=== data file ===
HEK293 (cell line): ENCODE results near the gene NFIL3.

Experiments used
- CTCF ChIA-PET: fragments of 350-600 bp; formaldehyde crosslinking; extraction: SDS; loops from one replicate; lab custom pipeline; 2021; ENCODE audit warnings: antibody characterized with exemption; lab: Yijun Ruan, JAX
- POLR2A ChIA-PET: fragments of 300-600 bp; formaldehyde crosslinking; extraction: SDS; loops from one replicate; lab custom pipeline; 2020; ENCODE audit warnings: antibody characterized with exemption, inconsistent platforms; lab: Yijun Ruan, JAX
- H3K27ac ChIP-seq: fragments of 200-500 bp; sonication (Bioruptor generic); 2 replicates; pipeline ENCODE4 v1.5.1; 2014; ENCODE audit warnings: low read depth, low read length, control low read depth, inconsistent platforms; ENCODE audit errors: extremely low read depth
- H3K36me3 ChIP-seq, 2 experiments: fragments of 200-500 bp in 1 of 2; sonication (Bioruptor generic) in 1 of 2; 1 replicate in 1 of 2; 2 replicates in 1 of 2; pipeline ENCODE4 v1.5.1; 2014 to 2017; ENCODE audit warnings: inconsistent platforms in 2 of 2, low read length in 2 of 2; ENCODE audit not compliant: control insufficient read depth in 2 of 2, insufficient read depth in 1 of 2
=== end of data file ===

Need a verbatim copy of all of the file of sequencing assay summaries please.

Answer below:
HEK293 (cell line): ENCODE results near the gene NFIL3.

Experiments used
- CTCF ChIA-PET: fragments of 350-600 bp; formaldehyde crosslinking; extraction: SDS; loops from one replicate; lab custom pipeline; 2021; ENCODE audit warnings: antibody characterized with exemption; lab: Yijun Ruan, JAX
- POLR2A ChIA-PET: fragments of 300-600 bp; formaldehyde crosslinking; extraction: SDS; loops from one replicate; lab custom pipeline; 2020; ENCODE audit warnings: antibody characterized with exemption, inconsistent platforms; lab: Yijun Ruan, JAX
- H3K27ac ChIP-seq: fragments of 200-500 bp; sonication (Bioruptor generic); 2 replicates; pipeline ENCODE4 v1.5.1; 2014; ENCODE audit warnings: low read depth, low read length, control low read depth, inconsistent platforms; ENCODE audit errors: extremely low read depth
- H3K36me3 ChIP-seq, 2 experiments: fragments of 200-500 bp in 1 of 2; sonication (Bioruptor generic) in 1 of 2; 1 replicate in 1 of 2; 2 replicates in 1 of 2; pipeline ENCODE4 v1.5.1; 2014 to 2017; ENCODE audit warnings: inconsistent platforms in 2 of 2, low read length in 2 of 2; ENCODE audit not compliant: control insufficient read depth in 2 of 2, insufficient read depth in 1 of 2